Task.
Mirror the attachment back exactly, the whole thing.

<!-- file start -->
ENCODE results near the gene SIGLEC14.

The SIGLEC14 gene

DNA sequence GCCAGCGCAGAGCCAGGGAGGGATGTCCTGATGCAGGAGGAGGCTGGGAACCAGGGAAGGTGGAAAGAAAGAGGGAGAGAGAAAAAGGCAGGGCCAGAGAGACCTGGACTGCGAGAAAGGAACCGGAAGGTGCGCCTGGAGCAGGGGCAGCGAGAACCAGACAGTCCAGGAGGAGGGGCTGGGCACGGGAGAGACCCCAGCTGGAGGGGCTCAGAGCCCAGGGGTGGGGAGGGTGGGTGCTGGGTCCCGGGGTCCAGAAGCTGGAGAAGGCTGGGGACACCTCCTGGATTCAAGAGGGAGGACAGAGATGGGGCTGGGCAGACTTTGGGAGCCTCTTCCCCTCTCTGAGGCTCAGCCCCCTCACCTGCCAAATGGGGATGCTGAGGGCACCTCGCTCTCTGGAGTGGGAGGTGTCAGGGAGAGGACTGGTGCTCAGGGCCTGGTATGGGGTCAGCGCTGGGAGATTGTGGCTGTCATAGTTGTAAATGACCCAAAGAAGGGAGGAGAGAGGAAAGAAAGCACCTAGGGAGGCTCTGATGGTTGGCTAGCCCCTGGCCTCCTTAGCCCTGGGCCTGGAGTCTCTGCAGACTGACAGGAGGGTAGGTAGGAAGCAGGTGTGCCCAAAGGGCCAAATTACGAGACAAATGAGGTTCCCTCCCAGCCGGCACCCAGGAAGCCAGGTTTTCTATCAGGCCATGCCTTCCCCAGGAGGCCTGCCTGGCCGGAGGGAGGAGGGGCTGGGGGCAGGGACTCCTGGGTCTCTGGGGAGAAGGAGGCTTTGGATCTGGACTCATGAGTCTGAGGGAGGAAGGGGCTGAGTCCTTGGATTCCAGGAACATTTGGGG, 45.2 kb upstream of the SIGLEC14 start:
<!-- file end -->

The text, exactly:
ENCODE results near the gene SIGLEC14.

The SIGLEC14 gene

DNA sequence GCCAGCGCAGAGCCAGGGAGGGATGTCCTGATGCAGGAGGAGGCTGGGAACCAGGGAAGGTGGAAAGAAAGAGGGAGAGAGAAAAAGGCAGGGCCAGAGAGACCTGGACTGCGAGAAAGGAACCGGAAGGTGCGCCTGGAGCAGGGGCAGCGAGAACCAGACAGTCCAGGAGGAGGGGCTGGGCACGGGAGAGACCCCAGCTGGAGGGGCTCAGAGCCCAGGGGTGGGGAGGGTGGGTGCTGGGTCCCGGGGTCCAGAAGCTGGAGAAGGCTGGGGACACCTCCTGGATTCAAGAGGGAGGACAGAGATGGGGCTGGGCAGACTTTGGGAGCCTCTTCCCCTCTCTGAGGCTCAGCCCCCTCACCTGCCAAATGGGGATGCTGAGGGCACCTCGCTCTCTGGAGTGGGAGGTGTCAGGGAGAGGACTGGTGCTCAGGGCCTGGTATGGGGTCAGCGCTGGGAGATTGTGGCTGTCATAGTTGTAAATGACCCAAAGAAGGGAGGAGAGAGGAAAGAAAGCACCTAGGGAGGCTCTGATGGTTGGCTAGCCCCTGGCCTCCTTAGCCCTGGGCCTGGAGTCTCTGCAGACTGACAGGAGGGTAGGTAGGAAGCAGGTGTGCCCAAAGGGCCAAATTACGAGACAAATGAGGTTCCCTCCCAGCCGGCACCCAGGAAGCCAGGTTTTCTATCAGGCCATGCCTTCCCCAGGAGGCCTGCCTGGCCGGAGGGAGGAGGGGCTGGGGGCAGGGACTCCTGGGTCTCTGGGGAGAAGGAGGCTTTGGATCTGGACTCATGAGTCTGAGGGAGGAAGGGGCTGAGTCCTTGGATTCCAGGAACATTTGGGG, 45.2 kb upstream of the SIGLEC14 start: